When Girls Go At It Alone

In recent years, girls and young women are even forming breakaway girl-only gangs.

“Increasingly, girls have witnessed the status and power given to men in their gangs and decided they could run their own,” Batmanghelidjh says.

It is a view backed by experts.

“Girls form their own gangs to be in charge, to create their own identity,” says Dr Funke Baffour, a clinical psychologist.

In what can only be described as the dark side of female empowerment, Dr Baffour compares women’s thirst for ‘making it’ on the streets to women’s desire to climb their way up the career ladder in a corporate boardroom.

“It’s the same reason why women want to become a CEO of a company. It’s that sense of achievement. Running a girl gang can give them a sense of pride.

“In a mixed gang, women can still feel subordinate to men, even if they have worked their way up. She may also be acting like a man to get ahead – she’s not always being herself in a mixed gang. In many ways this is similar to the barriers women face in the corporate workplace.”

In the business world, battles of equality between men and women still centre around the lack of women running Britain’s boardrooms.

In the invisible, unexplored world of gang culture in Britain, it seems the power struggle between men and women also exists, only it manifests itself in terms of violence and crime.

Take this account from an 18 year-old woman interviewed for the Bedfordshire university report:

Quote The rape and stuff would happen in different rooms but I’m still in the house. I know what’s happening but at the time I will admit nothing like that ever come through my head. I dunno why, it was like I saw myself as a boy, one of them, I dunno why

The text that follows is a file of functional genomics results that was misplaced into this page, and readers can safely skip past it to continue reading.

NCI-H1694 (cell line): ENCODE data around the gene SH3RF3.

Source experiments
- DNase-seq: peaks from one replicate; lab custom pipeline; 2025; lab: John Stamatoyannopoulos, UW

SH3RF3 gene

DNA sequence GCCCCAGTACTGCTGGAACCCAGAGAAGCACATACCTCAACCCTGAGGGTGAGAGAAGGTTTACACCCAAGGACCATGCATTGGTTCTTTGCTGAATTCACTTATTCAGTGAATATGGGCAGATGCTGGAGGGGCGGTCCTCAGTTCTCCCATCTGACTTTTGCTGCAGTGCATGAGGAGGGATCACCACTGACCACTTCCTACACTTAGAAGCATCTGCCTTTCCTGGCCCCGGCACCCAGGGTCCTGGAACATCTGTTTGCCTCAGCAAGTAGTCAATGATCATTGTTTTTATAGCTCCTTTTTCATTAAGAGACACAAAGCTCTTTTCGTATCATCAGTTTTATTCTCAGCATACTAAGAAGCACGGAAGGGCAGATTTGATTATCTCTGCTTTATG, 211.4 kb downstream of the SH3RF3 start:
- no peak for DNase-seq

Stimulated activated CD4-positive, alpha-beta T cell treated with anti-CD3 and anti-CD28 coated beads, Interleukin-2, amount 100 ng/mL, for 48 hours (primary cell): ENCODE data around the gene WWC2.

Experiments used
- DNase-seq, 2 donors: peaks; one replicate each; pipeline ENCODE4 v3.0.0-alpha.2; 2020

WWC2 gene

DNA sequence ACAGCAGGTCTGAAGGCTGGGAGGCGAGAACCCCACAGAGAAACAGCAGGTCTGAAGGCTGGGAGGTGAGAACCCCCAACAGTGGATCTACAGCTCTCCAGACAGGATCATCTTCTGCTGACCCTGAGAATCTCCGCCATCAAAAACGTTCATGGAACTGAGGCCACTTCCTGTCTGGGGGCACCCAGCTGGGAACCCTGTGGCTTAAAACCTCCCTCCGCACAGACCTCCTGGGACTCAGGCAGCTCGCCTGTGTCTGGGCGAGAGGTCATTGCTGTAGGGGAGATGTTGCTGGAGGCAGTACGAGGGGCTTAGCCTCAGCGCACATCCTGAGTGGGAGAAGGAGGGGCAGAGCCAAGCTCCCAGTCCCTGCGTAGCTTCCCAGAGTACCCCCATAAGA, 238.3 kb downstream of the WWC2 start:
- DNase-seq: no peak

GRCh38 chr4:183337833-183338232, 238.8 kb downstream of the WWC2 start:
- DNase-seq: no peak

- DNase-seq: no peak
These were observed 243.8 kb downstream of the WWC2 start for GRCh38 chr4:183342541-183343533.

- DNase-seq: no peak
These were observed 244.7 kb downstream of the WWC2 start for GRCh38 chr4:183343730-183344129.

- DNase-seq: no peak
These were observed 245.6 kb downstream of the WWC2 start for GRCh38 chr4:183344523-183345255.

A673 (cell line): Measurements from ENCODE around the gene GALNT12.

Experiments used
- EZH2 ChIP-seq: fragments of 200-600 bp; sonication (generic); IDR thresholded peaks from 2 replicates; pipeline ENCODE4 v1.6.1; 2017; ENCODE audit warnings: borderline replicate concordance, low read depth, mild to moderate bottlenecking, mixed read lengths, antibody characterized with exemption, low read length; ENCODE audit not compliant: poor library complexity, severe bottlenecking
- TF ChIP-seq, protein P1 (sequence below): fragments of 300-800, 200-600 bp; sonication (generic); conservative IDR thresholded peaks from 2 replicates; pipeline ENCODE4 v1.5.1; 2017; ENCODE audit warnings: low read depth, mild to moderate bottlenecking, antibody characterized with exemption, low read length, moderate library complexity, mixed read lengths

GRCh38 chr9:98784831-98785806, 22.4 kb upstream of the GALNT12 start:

Batmanghelidjh, who has been working with vulnerable children for over 30 years, says “girls are increasingly mimicking the strength of boys”. This includes carrying firearms, knives and taking part in attacks, as well as looking like boys.

As this 18 year-old woman, interviewed by researchers from the University of Bedfordshire, explains:

Quote The way I dress and the way I make myself look has made a lot of things stop happening because I intend to make myself look like a boy, I intend to make sure boys don’t look at me cos c’mon, if a girl is walking down the street and she looks like a boy, she’s got a hood up and everything, tracksuit bottoms, what boy is gonna wanna be seen with a girl like that, c’mon.

Looking back to the London riots, Batmanghelidjh says that the only difference in the way men and women behaved was down to physical strength. 

“The boys broke the shop screen with their legs and bodies. They’ve got the physicality to be able to do that. When they’d done that, the girls stepped in. There’s a physical difference between boys and girls but there’s no intentional difference. Girls are just as capable of immense brutality.”

The images we saw of kicking in shop windows, or tearing down security screens, tended to show male rioters purely because they’re the ones who had the physical strength to cause the damage. But the women weren’t far behind them.

When it comes to intention, mentally, girls are just as capable of violence or extreme violent acts as boys, Batmanghelidjh says.